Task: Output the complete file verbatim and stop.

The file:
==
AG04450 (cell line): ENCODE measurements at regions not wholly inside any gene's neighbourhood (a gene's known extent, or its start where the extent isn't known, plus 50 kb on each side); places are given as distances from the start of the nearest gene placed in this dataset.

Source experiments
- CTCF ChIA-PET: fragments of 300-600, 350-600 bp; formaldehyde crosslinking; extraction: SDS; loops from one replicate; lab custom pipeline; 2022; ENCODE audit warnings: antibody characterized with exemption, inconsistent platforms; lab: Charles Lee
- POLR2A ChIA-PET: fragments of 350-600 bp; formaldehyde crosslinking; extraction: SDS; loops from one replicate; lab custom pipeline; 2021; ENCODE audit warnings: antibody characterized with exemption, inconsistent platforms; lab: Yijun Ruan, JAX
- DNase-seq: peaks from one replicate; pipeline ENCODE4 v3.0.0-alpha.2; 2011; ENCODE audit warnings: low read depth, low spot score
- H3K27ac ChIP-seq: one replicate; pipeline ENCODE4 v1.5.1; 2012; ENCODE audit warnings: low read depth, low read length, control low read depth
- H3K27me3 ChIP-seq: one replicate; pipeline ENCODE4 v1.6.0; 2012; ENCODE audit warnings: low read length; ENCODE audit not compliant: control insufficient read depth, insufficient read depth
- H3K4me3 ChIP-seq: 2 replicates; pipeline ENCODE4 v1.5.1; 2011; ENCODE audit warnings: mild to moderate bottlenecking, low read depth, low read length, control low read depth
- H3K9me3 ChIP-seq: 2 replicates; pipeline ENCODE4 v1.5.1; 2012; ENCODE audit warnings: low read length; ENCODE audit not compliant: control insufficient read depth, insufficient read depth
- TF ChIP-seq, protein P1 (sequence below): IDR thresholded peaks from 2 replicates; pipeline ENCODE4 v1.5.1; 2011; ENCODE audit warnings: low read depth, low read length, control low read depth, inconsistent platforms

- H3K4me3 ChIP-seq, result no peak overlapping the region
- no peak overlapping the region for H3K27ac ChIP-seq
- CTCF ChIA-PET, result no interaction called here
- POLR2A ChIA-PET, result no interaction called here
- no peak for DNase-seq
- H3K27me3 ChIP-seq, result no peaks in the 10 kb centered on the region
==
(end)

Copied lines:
AG04450 (cell line): ENCODE measurements at regions not wholly inside any gene's neighbourhood (a gene's known extent, or its start where the extent isn't known, plus 50 kb on each side); places are given as distances from the start of the nearest gene placed in this dataset.

Source experiments
- CTCF ChIA-PET: fragments of 300-600, 350-600 bp; formaldehyde crosslinking; extraction: SDS; loops from one replicate; lab custom pipeline; 2022; ENCODE audit warnings: antibody characterized with exemption, inconsistent platforms; lab: Charles Lee
- POLR2A ChIA-PET: fragments of 350-600 bp; formaldehyde crosslinking; extraction: SDS; loops from one replicate; lab custom pipeline; 2021; ENCODE audit warnings: antibody characterized with exemption, inconsistent platforms; lab: Yijun Ruan, JAX
- DNase-seq: peaks from one replicate; pipeline ENCODE4 v3.0.0-alpha.2; 2011; ENCODE audit warnings: low read depth, low spot score
- H3K27ac ChIP-seq: one replicate; pipeline ENCODE4 v1.5.1; 2012; ENCODE audit warnings: low read depth, low read length, control low read depth
- H3K27me3 ChIP-seq: one replicate; pipeline ENCODE4 v1.6.0; 2012; ENCODE audit warnings: low read length; ENCODE audit not compliant: control insufficient read depth, insufficient read depth
- H3K4me3 ChIP-seq: 2 replicates; pipeline ENCODE4 v1.5.1; 2011; ENCODE audit warnings: mild to moderate bottlenecking, low read depth, low read length, control low read depth
- H3K9me3 ChIP-seq: 2 replicates; pipeline ENCODE4 v1.5.1; 2012; ENCODE audit warnings: low read length; ENCODE audit not compliant: control insufficient read depth, insufficient read depth
- TF ChIP-seq, protein P1 (sequence below): IDR thresholded peaks from 2 replicates; pipeline ENCODE4 v1.5.1; 2011; ENCODE audit warnings: low read depth, low read length, control low read depth, inconsistent platforms

- H3K4me3 ChIP-seq, result no peak overlapping the region
- no peak overlapping the region for H3K27ac ChIP-seq
- CTCF ChIA-PET, result no interaction called here
- POLR2A ChIA-PET, result no interaction called here
- no peak for DNase-seq
- H3K27me3 ChIP-seq, result no peaks in the 10 kb centered on the region